“All seasons are beautiful for the person who carries happiness within.” ~Horace Friess
This year I felt a calling to explore the beauty of nature in a different way. I enrolled in a program where I would be hiking in the Himalayas.
I would be living in camps and guest houses, away from any communication or technology, and even away from almost all people. I would not have a shower or “standard” toilets, and I would experience a different lifestyle for some time where very limited resources are available.
My heart is full of gratitude for what I experienced during those two weeks over there. Not only did I meet wonderful people in my travel group, but also interacting with the locals was an eye opener for me.
I reconnected with the meaning of true happiness.
The simplicity of their way of living made me question my own needs.
The kindness of their hearts made me realize that we are really connected and capable of sharing, even when we don’t have much for ourselves.
Their strength while facing challenging weather conditions made me realize that I too had the power to become stronger, and that I could overcome any obstacle in life.
Today I want to share with you five valuable lessons I learned while I was there so you too can live a happier life.
1. Simplicity amplifies.
The less you have, the less you worry and the more you appreciate what you do have.
When I was living in the guest houses I didn’t consider the local people poor.
The truth is, they had limited resources and they would spend most of their year in the cold weather, eating what they harvested, and the rest of the time harvesting their fields, taking care of their cattle and living a very simple life with what they had.
But they’re happy. You can sense an inner peace that is not present in the busy streets of London, where we are supposed to “have it all.” I believe that when there is less to choose from, there is more to value.
2. Love is all around.
When we open our hearts to truly feel and see love, it’s very easy to recognize random acts of kindness. In the Himalayas, people who don’t know you help you cross a river. People get help when you’re stuck in the middle of the mountain.
It might be easier to notice when you are away from the buzz of the city, but random acts of kindness are everywhere if you start paying attention to them. You might notice a person offering a seat to someone on the bus, or holding the door open for you when you have your hands full.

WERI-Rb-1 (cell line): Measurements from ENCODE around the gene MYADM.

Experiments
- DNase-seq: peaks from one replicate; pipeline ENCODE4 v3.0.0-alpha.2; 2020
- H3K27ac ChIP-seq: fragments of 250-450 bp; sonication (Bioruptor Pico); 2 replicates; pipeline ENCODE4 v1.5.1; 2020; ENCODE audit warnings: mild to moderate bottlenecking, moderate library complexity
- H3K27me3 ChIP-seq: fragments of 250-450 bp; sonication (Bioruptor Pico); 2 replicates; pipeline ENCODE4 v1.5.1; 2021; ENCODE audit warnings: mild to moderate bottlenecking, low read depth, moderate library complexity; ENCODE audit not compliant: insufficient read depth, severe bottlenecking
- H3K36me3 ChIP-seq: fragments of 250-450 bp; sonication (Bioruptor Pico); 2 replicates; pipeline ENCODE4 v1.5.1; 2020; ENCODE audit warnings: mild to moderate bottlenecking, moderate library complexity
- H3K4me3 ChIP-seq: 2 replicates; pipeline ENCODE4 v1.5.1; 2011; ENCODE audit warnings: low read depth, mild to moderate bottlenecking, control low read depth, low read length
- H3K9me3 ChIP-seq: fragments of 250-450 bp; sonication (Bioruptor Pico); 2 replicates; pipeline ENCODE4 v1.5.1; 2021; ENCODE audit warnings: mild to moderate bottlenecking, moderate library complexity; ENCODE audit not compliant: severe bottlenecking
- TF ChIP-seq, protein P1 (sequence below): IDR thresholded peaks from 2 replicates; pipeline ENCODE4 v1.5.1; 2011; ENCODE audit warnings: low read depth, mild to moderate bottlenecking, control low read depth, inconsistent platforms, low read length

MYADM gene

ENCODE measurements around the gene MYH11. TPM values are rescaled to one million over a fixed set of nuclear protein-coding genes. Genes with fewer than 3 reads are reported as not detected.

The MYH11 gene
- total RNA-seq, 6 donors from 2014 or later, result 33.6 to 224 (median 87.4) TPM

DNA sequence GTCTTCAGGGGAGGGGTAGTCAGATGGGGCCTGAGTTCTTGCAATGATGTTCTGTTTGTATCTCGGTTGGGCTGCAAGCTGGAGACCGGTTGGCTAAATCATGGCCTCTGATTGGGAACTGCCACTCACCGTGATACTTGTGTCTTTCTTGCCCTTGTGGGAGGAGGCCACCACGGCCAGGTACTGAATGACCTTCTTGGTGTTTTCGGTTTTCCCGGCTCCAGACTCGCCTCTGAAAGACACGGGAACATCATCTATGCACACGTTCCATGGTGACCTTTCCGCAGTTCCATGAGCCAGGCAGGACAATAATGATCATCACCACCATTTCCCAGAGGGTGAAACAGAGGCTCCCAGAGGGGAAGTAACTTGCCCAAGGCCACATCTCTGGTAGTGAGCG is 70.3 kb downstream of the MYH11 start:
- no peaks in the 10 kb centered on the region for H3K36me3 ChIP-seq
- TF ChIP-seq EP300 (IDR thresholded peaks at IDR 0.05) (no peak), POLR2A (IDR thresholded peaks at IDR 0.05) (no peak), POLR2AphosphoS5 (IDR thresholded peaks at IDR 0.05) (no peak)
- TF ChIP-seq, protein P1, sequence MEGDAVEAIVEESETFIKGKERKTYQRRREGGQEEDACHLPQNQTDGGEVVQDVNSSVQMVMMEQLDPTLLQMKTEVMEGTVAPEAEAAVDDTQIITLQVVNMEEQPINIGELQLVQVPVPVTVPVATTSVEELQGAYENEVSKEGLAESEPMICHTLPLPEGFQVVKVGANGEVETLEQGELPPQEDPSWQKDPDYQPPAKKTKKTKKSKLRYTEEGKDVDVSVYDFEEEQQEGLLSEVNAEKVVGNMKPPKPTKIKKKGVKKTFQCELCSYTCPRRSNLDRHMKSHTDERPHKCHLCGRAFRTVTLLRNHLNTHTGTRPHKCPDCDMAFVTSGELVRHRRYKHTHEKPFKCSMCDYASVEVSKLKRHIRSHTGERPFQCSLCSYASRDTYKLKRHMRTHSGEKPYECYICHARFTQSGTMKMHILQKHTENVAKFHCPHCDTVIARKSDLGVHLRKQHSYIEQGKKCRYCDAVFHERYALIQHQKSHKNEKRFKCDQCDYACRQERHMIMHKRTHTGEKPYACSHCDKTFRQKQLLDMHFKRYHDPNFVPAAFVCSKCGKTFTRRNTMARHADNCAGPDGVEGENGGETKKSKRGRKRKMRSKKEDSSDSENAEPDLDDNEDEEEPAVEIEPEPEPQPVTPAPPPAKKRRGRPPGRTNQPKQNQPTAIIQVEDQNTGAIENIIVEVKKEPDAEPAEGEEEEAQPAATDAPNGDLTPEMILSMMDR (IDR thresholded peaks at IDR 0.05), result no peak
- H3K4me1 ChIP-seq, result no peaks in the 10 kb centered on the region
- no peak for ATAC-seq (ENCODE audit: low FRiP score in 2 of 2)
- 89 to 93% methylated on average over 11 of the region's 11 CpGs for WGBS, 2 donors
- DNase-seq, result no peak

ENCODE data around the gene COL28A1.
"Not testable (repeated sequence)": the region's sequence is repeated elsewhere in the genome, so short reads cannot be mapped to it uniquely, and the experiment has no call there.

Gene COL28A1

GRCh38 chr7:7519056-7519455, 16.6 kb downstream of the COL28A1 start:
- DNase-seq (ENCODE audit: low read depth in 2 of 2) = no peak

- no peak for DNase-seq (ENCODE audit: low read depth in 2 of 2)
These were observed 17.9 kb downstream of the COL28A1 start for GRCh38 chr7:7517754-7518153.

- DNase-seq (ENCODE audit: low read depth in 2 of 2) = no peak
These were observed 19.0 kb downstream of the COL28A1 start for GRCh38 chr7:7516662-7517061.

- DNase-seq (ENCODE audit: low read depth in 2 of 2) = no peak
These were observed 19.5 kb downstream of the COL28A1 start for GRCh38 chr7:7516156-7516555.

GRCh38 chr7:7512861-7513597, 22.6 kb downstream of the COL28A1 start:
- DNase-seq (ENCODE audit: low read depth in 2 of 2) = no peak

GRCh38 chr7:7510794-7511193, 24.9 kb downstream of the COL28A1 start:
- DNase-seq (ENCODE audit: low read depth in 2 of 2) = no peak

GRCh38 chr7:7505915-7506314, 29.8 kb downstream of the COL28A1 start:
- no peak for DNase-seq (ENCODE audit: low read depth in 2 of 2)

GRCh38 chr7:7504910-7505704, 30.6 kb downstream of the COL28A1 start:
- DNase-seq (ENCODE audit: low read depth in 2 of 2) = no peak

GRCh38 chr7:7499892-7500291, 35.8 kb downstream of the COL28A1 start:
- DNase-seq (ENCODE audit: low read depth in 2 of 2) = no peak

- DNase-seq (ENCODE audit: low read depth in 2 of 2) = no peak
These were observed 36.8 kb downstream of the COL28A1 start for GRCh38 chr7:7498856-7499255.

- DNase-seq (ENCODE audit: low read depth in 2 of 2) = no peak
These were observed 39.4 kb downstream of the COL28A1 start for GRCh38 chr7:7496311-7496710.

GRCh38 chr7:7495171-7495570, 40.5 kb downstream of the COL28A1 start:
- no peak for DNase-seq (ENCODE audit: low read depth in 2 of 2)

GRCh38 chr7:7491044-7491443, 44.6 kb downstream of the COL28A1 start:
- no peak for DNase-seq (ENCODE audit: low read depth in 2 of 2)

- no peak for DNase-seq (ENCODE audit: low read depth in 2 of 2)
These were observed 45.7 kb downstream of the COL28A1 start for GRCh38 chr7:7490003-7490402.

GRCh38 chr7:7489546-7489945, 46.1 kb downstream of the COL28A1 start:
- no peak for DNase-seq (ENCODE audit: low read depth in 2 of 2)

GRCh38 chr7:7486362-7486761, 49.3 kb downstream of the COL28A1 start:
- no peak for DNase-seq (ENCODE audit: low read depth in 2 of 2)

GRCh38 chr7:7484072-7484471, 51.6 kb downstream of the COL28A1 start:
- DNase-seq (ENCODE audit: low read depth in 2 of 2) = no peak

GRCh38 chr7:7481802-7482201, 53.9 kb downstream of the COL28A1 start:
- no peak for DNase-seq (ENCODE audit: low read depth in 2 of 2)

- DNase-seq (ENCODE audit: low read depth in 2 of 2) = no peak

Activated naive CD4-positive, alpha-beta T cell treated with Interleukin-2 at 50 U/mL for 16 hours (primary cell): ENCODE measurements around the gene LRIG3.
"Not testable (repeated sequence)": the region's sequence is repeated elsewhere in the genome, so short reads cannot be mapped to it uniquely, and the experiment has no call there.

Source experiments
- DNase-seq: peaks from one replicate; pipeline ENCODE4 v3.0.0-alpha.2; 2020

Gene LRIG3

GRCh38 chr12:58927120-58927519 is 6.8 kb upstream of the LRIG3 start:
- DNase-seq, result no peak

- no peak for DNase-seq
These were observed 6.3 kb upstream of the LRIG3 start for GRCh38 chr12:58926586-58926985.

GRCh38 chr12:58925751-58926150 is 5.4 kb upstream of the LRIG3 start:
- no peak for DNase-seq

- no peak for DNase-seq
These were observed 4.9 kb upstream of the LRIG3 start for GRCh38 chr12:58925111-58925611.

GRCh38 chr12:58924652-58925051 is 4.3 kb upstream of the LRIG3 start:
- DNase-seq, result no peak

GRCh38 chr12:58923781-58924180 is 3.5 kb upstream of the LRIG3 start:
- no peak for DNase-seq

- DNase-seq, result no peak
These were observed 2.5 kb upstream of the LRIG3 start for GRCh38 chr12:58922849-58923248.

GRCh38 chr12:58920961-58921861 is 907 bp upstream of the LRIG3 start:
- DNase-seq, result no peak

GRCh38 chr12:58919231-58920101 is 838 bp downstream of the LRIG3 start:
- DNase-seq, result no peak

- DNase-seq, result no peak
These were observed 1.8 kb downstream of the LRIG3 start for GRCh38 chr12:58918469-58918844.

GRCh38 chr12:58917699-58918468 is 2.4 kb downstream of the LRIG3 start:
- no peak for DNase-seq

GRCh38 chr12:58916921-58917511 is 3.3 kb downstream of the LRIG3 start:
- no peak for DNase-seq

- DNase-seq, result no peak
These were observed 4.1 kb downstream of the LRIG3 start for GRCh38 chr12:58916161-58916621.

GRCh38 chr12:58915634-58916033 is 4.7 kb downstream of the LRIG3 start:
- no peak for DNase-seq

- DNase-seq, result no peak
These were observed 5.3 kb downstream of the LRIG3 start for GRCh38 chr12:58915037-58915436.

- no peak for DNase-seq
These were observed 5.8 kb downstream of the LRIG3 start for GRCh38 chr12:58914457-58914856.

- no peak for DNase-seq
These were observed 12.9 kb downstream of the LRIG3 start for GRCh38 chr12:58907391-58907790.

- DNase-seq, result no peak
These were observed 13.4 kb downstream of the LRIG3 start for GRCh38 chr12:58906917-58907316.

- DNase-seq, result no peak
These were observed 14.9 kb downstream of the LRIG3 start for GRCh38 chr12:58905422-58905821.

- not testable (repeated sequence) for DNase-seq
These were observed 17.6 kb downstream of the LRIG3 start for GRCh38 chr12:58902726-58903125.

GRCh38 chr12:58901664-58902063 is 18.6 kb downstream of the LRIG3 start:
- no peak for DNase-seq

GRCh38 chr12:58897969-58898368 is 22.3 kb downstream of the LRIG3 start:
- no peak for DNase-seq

You might also want to start thinking about how you can be kinder to others or perhaps acknowledge kindness shown toward you more often. Kindness leads to happiness. The more you accept help from others, and the more you offer help to people in need, the more kindness and happiness you will experience in your life.
3. You don’t need wings to fly.
Fly where? Fly to achieve your dreams, feeling connected to the possibility of achieving something you truly want.
When there is an obstacle, but there is enough will and persistence and you believe in yourself unconditionally, you can truly fly and reach for the stars. It all starts with self-belief.
When I started believing that I was strong and I could actually climb mountains and go farther than I initially thought, things became possible. Of course, belief didn’t make me an expert climber overnight, but it enabled me to take a chance and push myself to learn and grow.
So, my question is: What do you want to achieve? Start believing in yourself first and everything else will follow.
4. Don’t keep expectations.
Several things didn’t go to plan on my trip. For example, we ended up hiking for fewer days than originally planned because the weather changed unexpectedly, and that caused several delays, which affected our route. Now I feel that it was a blessing rather than a curse.
It allowed me to practice living in the present moment and avoiding disappointment.
There will always be situations where things don’t go to plan or are out of your control. Clinging to your expectations only brings worry, suffering, and unnecessary drama. When you live in the present, you allow yourself to flow with the unexpected and learn from the situation.
By being fully present and not hanging on to expectations, I was able to enjoy and immerse myself in the experience rather than holding on to negative feelings. I had extra time to reflect on things that were important to me while I was waiting for the rain to stop. Rather than feeling disappointed, I asked myself: What can I learn from this?
On this trip, I also discovered that I love hiking—and, rather than seeing the inclement weather as completely negative, in the end it became a motivation to start hiking more once I returned to the UK.
5. Life is short. Live it now.
When we leave our regular environment, especially when we go on vacation, far from our routine, many questions arise. What am I doing with my life? What do I truly want?
For me, being in nature is like being in a meditative state. I get time to reflect and evaluate the direction of my life.
And I know that life is short. We don’t know how long we are going to be on this planet, so each time I remind myself about the things I truly want to do before I die, and I re-plan to make them happen. Don’t wait for tomorrow; it might not come.
Happiness is not something you can measure, but you can feel it by sharing your heart with others. We can improve our lives through simple things such as walking in nature, meeting kindred hearts, or living in the moment and learning from what might have gone wrong.
I know that I will be trekking more paths in this life. Life is a journey of discovery. In each step we take we learn new things and we grow. That growth is what brings true meaning and happiness to our lives.
Man in Himalayas image via Shutterstock